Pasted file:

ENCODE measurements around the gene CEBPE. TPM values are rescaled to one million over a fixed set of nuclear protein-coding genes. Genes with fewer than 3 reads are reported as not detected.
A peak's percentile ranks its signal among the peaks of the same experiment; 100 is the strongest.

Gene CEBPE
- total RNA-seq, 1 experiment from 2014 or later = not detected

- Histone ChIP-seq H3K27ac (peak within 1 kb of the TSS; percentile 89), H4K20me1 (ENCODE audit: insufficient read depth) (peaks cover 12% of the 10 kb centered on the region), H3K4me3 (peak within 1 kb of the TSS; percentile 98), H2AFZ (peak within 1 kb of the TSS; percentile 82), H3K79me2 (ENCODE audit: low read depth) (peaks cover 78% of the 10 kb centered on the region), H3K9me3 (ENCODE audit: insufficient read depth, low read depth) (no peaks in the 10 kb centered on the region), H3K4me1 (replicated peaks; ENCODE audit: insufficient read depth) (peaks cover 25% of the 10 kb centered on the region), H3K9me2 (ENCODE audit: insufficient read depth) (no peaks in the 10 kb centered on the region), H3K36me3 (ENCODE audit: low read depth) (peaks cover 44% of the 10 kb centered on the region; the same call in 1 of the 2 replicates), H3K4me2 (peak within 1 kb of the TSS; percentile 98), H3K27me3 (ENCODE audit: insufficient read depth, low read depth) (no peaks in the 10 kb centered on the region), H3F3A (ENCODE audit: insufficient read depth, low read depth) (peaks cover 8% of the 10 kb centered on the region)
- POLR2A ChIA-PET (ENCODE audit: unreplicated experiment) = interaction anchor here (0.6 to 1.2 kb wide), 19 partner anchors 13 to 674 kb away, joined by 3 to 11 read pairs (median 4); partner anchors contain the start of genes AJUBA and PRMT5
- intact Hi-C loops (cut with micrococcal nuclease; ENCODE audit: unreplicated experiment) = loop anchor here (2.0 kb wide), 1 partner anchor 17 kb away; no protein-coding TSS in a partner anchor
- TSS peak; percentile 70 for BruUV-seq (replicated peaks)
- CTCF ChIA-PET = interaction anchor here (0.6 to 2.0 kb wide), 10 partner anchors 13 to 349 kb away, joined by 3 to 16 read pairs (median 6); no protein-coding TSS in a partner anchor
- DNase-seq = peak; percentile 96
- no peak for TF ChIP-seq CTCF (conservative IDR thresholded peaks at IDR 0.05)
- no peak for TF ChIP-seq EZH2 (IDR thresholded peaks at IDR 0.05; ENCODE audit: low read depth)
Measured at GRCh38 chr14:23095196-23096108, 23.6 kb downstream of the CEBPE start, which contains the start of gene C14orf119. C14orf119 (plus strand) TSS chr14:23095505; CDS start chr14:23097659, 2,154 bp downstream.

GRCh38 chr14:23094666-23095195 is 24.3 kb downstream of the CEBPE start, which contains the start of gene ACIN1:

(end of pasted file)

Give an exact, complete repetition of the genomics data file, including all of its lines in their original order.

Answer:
ENCODE measurements around the gene CEBPE. TPM values are rescaled to one million over a fixed set of nuclear protein-coding genes. Genes with fewer than 3 reads are reported as not detected.
A peak's percentile ranks its signal among the peaks of the same experiment; 100 is the strongest.

Gene CEBPE
- total RNA-seq, 1 experiment from 2014 or later = not detected

- Histone ChIP-seq H3K27ac (peak within 1 kb of the TSS; percentile 89), H4K20me1 (ENCODE audit: insufficient read depth) (peaks cover 12% of the 10 kb centered on the region), H3K4me3 (peak within 1 kb of the TSS; percentile 98), H2AFZ (peak within 1 kb of the TSS; percentile 82), H3K79me2 (ENCODE audit: low read depth) (peaks cover 78% of the 10 kb centered on the region), H3K9me3 (ENCODE audit: insufficient read depth, low read depth) (no peaks in the 10 kb centered on the region), H3K4me1 (replicated peaks; ENCODE audit: insufficient read depth) (peaks cover 25% of the 10 kb centered on the region), H3K9me2 (ENCODE audit: insufficient read depth) (no peaks in the 10 kb centered on the region), H3K36me3 (ENCODE audit: low read depth) (peaks cover 44% of the 10 kb centered on the region; the same call in 1 of the 2 replicates), H3K4me2 (peak within 1 kb of the TSS; percentile 98), H3K27me3 (ENCODE audit: insufficient read depth, low read depth) (no peaks in the 10 kb centered on the region), H3F3A (ENCODE audit: insufficient read depth, low read depth) (peaks cover 8% of the 10 kb centered on the region)
- POLR2A ChIA-PET (ENCODE audit: unreplicated experiment) = interaction anchor here (0.6 to 1.2 kb wide), 19 partner anchors 13 to 674 kb away, joined by 3 to 11 read pairs (median 4); partner anchors contain the start of genes AJUBA and PRMT5
- intact Hi-C loops (cut with micrococcal nuclease; ENCODE audit: unreplicated experiment) = loop anchor here (2.0 kb wide), 1 partner anchor 17 kb away; no protein-coding TSS in a partner anchor
- TSS peak; percentile 70 for BruUV-seq (replicated peaks)
- CTCF ChIA-PET = interaction anchor here (0.6 to 2.0 kb wide), 10 partner anchors 13 to 349 kb away, joined by 3 to 16 read pairs (median 6); no protein-coding TSS in a partner anchor
- DNase-seq = peak; percentile 96
- no peak for TF ChIP-seq CTCF (conservative IDR thresholded peaks at IDR 0.05)
- no peak for TF ChIP-seq EZH2 (IDR thresholded peaks at IDR 0.05; ENCODE audit: low read depth)
Measured at GRCh38 chr14:23095196-23096108, 23.6 kb downstream of the CEBPE start, which contains the start of gene C14orf119. C14orf119 (plus strand) TSS chr14:23095505; CDS start chr14:23097659, 2,154 bp downstream.

GRCh38 chr14:23094666-23095195 is 24.3 kb downstream of the CEBPE start, which contains the start of gene ACIN1: